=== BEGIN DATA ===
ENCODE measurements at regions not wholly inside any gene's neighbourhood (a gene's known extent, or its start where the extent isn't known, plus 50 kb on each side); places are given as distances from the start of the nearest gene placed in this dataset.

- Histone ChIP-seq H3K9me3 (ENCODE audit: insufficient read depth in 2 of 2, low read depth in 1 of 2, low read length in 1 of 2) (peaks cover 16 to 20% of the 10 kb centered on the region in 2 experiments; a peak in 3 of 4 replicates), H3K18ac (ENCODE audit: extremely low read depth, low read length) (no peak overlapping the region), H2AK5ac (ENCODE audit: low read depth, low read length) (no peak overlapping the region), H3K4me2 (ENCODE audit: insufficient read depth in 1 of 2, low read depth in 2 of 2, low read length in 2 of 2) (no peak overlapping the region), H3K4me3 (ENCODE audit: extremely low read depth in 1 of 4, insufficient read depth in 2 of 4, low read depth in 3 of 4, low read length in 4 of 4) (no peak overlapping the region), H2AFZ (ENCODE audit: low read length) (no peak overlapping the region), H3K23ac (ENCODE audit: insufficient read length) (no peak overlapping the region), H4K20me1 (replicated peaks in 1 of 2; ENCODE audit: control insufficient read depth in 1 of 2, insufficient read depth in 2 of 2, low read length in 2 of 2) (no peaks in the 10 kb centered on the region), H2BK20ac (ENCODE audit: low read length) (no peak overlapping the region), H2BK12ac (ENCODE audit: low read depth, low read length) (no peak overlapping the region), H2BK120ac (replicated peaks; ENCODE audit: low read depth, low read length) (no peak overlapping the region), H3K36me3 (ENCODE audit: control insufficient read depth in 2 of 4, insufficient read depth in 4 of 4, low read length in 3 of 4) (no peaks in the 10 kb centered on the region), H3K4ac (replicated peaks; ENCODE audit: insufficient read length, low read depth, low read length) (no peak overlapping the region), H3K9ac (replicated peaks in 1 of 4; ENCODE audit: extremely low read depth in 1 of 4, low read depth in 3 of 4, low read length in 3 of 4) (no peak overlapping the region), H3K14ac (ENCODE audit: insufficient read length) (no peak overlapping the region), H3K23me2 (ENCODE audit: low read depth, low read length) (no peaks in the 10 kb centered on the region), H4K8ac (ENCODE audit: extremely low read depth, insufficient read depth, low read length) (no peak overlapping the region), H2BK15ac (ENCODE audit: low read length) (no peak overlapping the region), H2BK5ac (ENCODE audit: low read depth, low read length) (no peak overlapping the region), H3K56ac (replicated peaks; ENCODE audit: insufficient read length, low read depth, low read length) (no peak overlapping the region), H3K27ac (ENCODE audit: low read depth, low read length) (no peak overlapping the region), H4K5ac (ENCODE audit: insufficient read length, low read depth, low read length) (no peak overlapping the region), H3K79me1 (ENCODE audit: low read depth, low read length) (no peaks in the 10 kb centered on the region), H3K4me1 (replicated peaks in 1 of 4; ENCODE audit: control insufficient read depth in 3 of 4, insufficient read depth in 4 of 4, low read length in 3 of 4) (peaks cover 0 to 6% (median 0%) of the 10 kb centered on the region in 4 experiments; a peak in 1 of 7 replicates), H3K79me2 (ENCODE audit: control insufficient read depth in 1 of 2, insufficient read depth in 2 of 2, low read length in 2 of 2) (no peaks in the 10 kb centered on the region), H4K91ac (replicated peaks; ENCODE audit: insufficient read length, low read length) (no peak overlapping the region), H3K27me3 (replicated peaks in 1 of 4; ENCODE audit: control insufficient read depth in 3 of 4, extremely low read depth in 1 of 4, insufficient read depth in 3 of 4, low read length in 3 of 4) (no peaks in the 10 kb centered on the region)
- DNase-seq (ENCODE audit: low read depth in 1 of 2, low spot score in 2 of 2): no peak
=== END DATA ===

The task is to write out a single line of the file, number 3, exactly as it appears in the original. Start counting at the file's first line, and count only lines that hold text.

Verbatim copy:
- DNase-seq (ENCODE audit: low read depth in 1 of 2, low spot score in 2 of 2): no peak